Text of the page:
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Installing compat6x manually

Discussion in 'Installation and Maintenance of Ports or Packages' started by linuxunix, Dec 16, 2010.

  1. linuxunix

    linuxunix New Member

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    I have downloaded compat6x-amd64-6.4.604000.200810.tar.bz2 from http://people.freebsd.org/~mnag/compat6x/ and want to install it manually.
    I tried:
    Code:
    pkg_add compat6x-amd64-6.4.604000.200810.tar.bz2 
    
    but it says: unrecognized archive format.

    I did tried :
    Code:
    pkg_add compat6x-amd64-6.4.604000.200810
    
    but it din't work.

    as a trial, I tried putting it under /usr/ports/distfiles and executing command make install under the /usr/ports/misc/compat6x but it dint work.

    It would be helpful if one can suggest how can I install compat6x package from sysinstall utility through CD-DVD.
     
  2. SirDice

    SirDice Moderator Staff Member Moderator

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    You downloaded a distfile (used by a port to build from source) not the package.

    It probably didn't work to build from source because it was the wrong distfile.
     
  3. linuxunix

    linuxunix New Member

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    How should I go ahead?
    All the issue I am facing is I am unable to get this compat6x related package from DVD.
    I dont have net access.
    I tried burning the compat6x and tried installing but as you said its distfiles.
    What is the correct package i need to download.
    Pls Suggest?
     
  4. SirDice

    SirDice Moderator Staff Member Moderator

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  5. DutchDaemon

    DutchDaemon Administrator Staff Member Administrator Moderator

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  6. linuxunix

    linuxunix New Member

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    SirDice,

    I tried running:

    pkg_add <compat-amd*.tbz> and it waited for sometime without any error and displays that DONOT FORGET TO COMPILE IT FOR KERNEL CONFIGURATION(ENABLED BY DEFAULT).

    Do I need to do anything more after this step.
     
  7. SirDice

    SirDice Moderator Staff Member Moderator

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    Read the message, it's pretty clear.
     
  8. Beastie

    Beastie Member

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    No. It means it's already in the GENERIC kernel, i.e "ENABLED BY DEFAULT", unless you've compiled a custom kernel that explicitly excluded the option.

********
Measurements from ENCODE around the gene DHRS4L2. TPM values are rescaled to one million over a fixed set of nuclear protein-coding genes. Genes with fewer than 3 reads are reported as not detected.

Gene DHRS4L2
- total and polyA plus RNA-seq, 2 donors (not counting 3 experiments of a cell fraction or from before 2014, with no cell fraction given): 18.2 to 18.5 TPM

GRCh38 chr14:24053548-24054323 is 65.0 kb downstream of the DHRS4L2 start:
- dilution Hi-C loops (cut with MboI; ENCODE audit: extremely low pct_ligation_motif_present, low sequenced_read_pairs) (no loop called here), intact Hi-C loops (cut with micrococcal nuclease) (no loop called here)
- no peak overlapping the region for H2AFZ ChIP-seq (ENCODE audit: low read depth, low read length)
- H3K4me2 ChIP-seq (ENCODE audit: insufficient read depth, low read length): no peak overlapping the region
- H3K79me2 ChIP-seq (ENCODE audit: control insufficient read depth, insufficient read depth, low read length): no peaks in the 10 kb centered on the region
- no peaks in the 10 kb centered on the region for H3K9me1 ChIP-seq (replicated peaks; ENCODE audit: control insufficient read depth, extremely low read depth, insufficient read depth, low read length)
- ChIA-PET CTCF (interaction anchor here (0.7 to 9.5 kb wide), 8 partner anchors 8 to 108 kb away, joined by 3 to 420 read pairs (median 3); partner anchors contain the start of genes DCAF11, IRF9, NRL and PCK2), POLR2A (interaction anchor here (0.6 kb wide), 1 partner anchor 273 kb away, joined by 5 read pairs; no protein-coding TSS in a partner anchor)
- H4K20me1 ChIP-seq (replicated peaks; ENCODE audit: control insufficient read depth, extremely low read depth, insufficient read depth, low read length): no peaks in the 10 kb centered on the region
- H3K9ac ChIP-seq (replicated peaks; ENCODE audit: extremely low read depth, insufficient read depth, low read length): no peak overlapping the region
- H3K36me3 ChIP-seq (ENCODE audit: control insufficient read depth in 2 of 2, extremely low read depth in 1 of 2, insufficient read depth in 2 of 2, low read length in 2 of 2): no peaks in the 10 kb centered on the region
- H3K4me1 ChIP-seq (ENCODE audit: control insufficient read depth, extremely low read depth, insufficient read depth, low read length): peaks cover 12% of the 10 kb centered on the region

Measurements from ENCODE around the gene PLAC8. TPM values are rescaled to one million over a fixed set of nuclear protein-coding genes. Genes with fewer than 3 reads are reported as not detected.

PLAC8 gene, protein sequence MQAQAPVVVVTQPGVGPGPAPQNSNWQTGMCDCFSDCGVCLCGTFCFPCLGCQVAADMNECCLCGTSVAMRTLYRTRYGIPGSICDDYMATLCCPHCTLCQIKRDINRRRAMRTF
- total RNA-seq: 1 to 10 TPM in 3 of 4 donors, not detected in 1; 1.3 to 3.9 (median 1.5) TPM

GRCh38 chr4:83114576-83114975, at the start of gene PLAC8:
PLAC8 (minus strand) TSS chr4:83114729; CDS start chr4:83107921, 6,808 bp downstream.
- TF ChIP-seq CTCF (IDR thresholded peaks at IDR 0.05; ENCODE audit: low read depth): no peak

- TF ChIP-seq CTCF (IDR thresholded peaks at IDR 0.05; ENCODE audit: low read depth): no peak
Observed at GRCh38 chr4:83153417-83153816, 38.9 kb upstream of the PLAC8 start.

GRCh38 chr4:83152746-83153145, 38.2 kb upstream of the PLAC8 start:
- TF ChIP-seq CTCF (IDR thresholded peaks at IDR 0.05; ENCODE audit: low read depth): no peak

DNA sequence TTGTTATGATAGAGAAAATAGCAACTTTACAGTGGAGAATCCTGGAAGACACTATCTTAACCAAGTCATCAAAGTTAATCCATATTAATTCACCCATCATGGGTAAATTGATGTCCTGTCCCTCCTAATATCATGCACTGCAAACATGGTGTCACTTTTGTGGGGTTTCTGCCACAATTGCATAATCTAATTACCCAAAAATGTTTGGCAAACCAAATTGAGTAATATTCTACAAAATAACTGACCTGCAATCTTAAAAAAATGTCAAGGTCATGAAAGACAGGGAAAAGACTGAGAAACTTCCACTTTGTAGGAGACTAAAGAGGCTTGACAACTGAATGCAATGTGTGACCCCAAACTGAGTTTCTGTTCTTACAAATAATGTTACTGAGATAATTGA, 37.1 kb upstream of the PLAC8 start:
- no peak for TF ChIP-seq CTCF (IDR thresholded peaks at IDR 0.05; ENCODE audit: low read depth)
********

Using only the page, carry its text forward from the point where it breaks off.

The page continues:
/usr/src/sys/<arch>/conf/GENERIC:
    Code:
    [...]
    options COMPAT_FREEBSD6 # Compatible with FreeBSD6
    [...]
    
     
  9. vadimk

    vadimk New Member

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    As user to user I can suggest you the following approach in the beginning:
    1. # cd /usr/ports
    2. # du | grep "software name you want to install" - if you don't know where the port is located, though the structure of ports is pretty logical when you start to be familiar with. The name you search should be as short as possible �e
    3. cd the location from p.2
    4. # make install

    You don't need to worry about anything else, unless you get "error" :stud
     
  10. SirDice

    SirDice Moderator Staff Member Moderator

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    This has got to be the weirdest way I've seen to search for a port.

    Code:
    cd /usr/ports
    make search key=<some search keyword>
    make search name=<portname>
    
    Or install ports-mgmt/psearch.
     
  11. vadimk

    vadimk New Member

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    I agree that it seems wierd, but before I used:
    $ locate "port name" -- requires /usr/libexec/locate.updatedb (that I don't like very much)
    $ find . -name exec grep "port name" '{}' \; -print -- is too long and seems to be a bit slower, than du ..

    And "du" is always ON and does not requre additional port to install..

    And again - it is only for beginning. Nowadays I rearly need to have something to search for because port tree is pretty logical and in 90% of the cases I know where to find the port I need.
     
  12. wblock@

    wblock@ Administrator Staff Member Administrator Moderator Developer

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    whereis(1) often works for finding ports with a minimum of typing.
     
  13. DutchDaemon

    DutchDaemon Administrator Staff Member Administrator Moderator

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